Whilst Prosecco sales continue to increase, many consumers are not aware of the quality differences within the region, or indeed what to expect from a Prosecco DOC or DOCG. 

Prosecco DOC represents more than 50 % of the total production of Prosecco, whilst at the more premium end the DOCG Conegliano Valdobbiadene continues to increase.  In recent years there has been increasing focus on the best commune steep slope sites known as Rive where they have found Glera grapes show a particular unique expression – where this be crispier fruit, more roundness on the palate or more salinity depending on the particular site.  

The “crème de la crème”  however focuses on one of the most important heritage site with extremely steep slopes – the Cartizze hill.  Prosecco from this hill has a special name Valdobbiadene Superiore di Cartizze DOCG

There are quite a few Conegliano Valdobbiadene Prosecco Superiore DOCG and Valdobbiadene Superiore di Cartizze DOCG wines available in the market in Norway – look for the names on the label!

Villa Sandi Superiore di Cartizze Dry Prosecco DOCG

Veneto, Italy
VMP: 12177701  Basisutvalget kat. 4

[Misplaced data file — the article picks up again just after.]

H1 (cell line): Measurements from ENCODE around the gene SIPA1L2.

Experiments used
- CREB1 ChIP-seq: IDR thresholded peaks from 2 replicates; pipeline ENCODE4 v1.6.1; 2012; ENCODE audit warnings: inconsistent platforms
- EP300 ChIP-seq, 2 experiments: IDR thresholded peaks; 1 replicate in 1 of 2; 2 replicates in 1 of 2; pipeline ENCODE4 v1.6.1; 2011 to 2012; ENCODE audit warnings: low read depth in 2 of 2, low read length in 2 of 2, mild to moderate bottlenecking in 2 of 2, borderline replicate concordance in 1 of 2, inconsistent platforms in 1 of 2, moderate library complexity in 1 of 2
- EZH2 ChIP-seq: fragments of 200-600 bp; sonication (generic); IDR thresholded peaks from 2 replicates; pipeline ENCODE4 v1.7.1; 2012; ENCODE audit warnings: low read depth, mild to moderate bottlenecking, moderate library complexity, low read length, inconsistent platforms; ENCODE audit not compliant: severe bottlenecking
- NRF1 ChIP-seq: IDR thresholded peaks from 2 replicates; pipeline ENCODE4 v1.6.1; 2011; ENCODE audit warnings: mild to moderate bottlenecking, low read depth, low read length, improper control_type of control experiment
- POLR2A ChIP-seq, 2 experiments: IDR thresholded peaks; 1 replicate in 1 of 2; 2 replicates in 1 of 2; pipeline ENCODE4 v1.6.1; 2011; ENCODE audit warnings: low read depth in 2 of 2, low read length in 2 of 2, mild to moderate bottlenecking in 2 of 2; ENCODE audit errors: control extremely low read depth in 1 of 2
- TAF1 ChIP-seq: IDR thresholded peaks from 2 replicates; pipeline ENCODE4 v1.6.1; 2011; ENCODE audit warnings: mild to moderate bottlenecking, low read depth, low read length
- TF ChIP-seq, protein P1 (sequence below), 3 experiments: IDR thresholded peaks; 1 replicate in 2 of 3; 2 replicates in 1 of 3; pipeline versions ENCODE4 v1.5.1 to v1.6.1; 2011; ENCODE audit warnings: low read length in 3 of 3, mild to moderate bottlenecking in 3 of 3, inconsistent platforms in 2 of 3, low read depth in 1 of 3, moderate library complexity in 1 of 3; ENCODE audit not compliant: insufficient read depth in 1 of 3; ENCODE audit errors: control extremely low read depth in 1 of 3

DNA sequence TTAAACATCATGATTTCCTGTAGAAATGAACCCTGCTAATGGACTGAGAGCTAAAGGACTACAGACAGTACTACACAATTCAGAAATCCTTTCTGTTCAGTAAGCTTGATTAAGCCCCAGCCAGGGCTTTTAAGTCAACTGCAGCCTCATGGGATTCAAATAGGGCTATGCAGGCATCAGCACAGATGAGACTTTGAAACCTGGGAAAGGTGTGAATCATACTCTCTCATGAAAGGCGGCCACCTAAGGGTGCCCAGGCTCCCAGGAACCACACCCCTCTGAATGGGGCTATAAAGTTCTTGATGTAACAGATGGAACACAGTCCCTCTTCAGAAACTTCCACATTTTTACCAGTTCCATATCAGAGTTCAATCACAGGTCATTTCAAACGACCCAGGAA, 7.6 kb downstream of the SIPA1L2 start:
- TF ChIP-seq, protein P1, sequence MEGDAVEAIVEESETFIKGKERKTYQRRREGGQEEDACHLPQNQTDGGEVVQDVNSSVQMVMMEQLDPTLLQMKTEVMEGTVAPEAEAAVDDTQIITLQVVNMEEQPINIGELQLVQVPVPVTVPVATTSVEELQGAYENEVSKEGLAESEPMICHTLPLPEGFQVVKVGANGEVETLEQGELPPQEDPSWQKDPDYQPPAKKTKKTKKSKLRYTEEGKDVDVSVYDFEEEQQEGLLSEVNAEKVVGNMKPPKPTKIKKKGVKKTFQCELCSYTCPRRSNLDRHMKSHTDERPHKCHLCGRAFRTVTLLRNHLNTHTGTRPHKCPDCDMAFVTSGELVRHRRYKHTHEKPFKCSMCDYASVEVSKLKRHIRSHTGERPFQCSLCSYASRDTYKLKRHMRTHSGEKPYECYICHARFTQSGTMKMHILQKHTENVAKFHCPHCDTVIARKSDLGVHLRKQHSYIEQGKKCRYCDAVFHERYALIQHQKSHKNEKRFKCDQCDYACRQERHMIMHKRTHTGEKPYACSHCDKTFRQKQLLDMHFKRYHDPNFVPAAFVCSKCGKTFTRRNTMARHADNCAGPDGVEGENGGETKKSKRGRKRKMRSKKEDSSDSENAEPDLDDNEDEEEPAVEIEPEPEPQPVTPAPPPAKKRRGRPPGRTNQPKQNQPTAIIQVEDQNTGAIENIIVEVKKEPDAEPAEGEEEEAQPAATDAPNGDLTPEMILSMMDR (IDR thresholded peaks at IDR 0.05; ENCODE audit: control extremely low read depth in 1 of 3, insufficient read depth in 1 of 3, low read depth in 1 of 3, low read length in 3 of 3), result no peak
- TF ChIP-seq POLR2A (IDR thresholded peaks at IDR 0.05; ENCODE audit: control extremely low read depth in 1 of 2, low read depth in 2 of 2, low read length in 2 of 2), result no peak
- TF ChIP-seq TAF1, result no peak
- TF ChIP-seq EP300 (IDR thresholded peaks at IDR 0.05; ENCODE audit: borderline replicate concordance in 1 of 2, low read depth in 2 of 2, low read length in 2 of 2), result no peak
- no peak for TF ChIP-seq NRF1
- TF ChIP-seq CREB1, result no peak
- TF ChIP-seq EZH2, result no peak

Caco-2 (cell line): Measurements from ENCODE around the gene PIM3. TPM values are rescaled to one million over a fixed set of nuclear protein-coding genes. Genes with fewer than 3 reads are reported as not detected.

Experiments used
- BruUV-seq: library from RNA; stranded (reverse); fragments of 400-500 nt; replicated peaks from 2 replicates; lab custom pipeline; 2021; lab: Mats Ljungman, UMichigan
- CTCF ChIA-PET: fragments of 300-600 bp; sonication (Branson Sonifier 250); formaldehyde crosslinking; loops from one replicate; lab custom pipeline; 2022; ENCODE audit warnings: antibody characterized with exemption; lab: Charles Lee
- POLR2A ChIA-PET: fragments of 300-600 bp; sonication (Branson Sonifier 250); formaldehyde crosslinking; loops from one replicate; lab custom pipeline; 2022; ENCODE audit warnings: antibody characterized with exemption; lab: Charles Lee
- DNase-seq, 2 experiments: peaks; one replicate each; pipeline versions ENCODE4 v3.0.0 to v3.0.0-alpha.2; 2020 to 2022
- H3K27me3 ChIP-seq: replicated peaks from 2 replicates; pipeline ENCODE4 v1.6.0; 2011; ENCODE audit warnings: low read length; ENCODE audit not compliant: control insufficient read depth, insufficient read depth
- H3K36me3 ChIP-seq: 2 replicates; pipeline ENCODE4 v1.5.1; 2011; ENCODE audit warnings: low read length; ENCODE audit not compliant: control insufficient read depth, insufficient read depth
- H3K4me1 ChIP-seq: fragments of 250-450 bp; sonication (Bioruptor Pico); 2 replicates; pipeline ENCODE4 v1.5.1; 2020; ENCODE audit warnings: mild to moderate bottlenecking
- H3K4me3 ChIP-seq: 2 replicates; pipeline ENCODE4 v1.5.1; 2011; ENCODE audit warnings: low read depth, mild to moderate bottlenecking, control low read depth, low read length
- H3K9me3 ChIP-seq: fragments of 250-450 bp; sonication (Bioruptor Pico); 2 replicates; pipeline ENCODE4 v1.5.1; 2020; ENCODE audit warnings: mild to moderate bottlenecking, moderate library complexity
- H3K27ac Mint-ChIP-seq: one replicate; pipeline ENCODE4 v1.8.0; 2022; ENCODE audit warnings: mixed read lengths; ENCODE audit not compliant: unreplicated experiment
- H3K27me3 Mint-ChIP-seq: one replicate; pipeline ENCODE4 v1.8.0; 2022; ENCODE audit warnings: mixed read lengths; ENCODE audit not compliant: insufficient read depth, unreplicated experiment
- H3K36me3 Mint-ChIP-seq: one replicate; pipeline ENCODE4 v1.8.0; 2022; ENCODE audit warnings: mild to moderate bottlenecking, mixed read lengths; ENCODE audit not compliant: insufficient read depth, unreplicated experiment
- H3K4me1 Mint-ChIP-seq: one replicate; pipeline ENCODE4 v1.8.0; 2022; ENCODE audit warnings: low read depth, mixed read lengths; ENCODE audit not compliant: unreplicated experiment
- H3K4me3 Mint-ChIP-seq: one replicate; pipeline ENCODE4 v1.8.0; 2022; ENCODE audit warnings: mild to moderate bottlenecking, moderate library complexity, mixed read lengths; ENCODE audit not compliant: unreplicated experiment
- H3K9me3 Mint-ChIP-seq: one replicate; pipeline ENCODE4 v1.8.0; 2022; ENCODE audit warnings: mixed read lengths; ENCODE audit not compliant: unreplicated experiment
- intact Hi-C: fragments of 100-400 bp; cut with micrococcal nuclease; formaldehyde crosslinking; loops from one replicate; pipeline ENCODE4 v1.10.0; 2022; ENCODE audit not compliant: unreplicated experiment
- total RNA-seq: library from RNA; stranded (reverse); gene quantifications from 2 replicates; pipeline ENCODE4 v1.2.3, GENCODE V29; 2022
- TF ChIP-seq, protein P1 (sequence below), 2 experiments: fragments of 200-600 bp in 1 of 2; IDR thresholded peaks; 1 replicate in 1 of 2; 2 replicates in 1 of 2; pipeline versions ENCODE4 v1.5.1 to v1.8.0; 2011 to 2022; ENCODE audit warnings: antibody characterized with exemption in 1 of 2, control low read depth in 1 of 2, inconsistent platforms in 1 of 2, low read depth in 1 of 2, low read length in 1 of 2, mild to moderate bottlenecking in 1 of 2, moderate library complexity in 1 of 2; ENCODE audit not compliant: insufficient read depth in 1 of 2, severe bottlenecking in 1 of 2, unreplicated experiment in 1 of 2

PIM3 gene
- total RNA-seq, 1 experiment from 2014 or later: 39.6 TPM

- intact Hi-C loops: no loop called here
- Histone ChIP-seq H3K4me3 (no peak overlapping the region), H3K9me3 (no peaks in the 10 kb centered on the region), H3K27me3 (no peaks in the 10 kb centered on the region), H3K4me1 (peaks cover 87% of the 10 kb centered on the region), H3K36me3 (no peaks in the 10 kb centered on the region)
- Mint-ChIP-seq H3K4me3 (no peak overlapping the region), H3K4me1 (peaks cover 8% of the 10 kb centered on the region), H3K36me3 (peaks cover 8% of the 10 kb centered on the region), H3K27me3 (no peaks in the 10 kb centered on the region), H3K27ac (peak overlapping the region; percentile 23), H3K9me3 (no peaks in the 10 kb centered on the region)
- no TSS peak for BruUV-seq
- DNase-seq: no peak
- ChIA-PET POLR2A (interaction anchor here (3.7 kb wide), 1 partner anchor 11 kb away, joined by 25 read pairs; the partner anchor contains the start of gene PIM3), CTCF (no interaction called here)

Price: 189,40
100% Glera
11%  RS: 26.8 g/l

Medium lemon colour, aromas of citrus fruit, ripe red and green pear, green apple.  On the palate, crisp acidity, fresh fruity style with good concentration and moderately long finish. Very well balanced with hints of fennel on the finish.

Note: Cartizze is often made in a dry style which means it has a lot more sweetness than say a Brut Prosecco, however given the concentration, fruity ripeness and added structure from this unique area, this extra sweetness works extremely well. 

Score: 89 points

Food pairing: Great as an aperitif, however works also well with paella or vegetable-based risottos as well as chicken dishes.  

Wine School: How is Prosecco made?

The process for making Prosecco is quite different to making Champagne.  Prosecco is made from Glera grapes which are known for their pear-like and slightly herbal aromas.  When making Prosecco winemakers focus on retaining as much fruity freshness from the grapes as possible. The bubbles are made by adding sugar and yeast to a base wine (still white wine) in a large pressurised tank and made using the Charmat method  which is known as Metodo Martinotti in Italy.  Usually as soon after the bubbles are made (6 – 8 weeks) the wine is bottled and sold immediately to the markets.

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